That's not swapping. That delay is /usr/bin/login searching the system logs so that it can display the date and time of your last login.
Create a .hushlogin file in your home directory to prevent that.
1. The default use of /usr/libexec/path_helper to manage your $PATH.
2. An accumulation of log files in /var/log/asl.
For (1), I just edit /etc/profile and disable path_helper altogether. I set the PATH manually. (This also allows me to put /usr/local/bin before /usr/bin, which is my preference. I've never understood Apple's default settings for $PATH. They put /usr/local/bin later - which defeats the whole point of installing, say, a newer vim in there.) For (2), a cron or launchd job can take care of it.
Really? Are you sure path_helper slows things down?
I'm sure that it did, but not sure that it does. The code you ran isn't quite what /etc/profile does. Here's a run of that on an older machine where I work (see below on versions):
$ time eval `/usr/libexec/path_helper -s`
$ time eval `/usr/libexec/path_helper -s`
0) `login -pf`
1) quietlog = 0
2) if ("-q" in argv) quietlog = 1
3) if (!quietlog) getlastlogxbyname(&lastlog)
4) if (!quietlog) quietlog = access(".hushlogin") == 0
5) dolastlog(quietlog) ->
6) if (!quietlog) printf(lastlog)
You can see from this that the "searching the system logs" (which, to be clear, is going to be really really fast: /var/run/utmpx is a small file with fixed length fields) happens in step #3, before .hushlogin is checked in step #4.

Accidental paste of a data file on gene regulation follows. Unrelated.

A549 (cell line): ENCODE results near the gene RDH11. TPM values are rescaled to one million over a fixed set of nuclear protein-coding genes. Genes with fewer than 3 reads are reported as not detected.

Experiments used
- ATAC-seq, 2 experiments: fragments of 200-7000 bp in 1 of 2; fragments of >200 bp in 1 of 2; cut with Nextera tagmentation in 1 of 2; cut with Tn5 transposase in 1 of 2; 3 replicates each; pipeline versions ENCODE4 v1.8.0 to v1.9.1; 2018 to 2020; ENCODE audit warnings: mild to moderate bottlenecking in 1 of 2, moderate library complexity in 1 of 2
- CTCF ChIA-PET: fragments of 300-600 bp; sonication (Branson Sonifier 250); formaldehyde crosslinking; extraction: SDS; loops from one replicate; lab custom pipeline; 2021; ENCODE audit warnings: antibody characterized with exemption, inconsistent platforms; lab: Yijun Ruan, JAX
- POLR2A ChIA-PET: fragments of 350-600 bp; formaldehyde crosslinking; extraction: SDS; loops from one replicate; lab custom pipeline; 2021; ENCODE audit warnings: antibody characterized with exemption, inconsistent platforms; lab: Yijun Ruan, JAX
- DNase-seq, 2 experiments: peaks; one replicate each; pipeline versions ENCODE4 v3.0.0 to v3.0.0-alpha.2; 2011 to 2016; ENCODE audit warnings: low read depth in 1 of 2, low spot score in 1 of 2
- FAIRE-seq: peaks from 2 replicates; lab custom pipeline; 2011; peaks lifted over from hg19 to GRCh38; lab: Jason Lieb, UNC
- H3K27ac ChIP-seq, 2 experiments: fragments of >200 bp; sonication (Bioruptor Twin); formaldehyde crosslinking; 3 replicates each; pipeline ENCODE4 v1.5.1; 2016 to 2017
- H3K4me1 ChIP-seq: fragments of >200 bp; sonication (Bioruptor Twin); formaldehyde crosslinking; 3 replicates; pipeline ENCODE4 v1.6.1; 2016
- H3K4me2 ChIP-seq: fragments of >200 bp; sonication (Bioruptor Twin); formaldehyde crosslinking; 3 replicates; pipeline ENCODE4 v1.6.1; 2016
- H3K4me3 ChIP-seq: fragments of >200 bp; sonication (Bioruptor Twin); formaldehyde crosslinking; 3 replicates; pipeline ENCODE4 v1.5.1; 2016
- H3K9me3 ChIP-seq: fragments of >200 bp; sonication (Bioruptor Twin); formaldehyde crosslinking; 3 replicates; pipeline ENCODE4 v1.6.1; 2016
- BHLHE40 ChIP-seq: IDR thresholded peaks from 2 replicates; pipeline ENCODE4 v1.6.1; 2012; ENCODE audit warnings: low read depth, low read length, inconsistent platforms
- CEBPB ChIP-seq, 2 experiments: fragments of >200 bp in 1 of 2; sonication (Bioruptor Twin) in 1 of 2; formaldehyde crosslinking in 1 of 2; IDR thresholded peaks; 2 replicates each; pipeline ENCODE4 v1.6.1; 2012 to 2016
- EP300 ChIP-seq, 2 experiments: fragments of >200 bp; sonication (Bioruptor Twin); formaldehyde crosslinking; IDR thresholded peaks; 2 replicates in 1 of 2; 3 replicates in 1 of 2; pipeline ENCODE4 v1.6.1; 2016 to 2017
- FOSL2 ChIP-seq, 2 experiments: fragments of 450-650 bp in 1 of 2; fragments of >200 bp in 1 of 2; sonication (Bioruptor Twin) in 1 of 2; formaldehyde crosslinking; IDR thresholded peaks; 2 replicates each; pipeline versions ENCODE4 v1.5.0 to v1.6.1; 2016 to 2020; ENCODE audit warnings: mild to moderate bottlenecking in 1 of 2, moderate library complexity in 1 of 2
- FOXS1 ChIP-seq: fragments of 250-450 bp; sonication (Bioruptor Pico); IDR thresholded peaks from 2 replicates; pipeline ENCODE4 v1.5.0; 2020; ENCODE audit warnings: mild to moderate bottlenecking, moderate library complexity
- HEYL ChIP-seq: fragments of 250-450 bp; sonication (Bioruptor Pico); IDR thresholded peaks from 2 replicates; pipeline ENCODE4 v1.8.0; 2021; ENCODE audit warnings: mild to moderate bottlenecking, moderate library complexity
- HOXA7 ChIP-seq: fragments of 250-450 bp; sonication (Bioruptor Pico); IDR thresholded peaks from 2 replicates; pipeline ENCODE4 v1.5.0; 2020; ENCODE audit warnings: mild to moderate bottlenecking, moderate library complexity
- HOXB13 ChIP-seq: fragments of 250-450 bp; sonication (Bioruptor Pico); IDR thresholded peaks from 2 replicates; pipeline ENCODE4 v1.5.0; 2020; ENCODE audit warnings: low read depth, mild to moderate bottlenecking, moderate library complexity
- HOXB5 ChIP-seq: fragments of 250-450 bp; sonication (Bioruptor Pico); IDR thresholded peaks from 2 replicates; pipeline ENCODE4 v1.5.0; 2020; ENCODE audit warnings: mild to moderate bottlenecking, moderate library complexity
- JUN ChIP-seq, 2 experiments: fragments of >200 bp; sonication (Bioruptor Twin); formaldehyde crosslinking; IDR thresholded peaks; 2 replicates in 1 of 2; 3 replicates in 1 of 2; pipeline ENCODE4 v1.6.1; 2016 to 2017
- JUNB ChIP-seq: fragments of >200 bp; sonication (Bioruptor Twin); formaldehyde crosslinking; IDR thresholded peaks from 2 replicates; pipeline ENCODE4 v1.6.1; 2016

If you wish to verify, you can read the code at the following URL. Note that __APPLE__ and USE_PAM are defined for the OS X distribution of this code, while LOGIN_CAP is not.
Look at the code for getlastlogxbyname(). It does an ASL query for last login, and that's the source of the delay.
(edit: I have gone ahead and verified your statements regarding getlastlogxbyname now being based on ASL. Using that knowledge, and based on st3fan's comments about the output of dtrace, I then used dtruss to verify my own assertion regarding the order of events. The result: .hushlogin in fact only affects the output of "last login"; it does not keep login from getting that information in the first place with ASL. To keep it from doing so you must pass -q, something Terminal does not do.)
The correct way to bypass the ASL query is to set Terminal to open shells with /bin/bash (or your shell of choice) instead of the default login shell. Terminal will still use /usr/bin/login to launch the shell, but it passes the -q switch to prevent the ASL query.
When I dug into the source code a couple of months ago, I inadvertently made both changes (Terminal settings and .hushlogin). Clearly it's the Terminal settings that solved the problem and not .hushlogin. Thanks for clearing it up.
(edit: I have gone ahead and checked: thought_alarm is correct, in that getlastlogxbyname is now using ASL instead of utmpx; however, I have also verified my sequencing assertion with dtrace: .hushlogin has no effect on the usage of ASL, but manually passing -q to login does: it thereby cannot be the source of a .hushlogin-mediated delay.)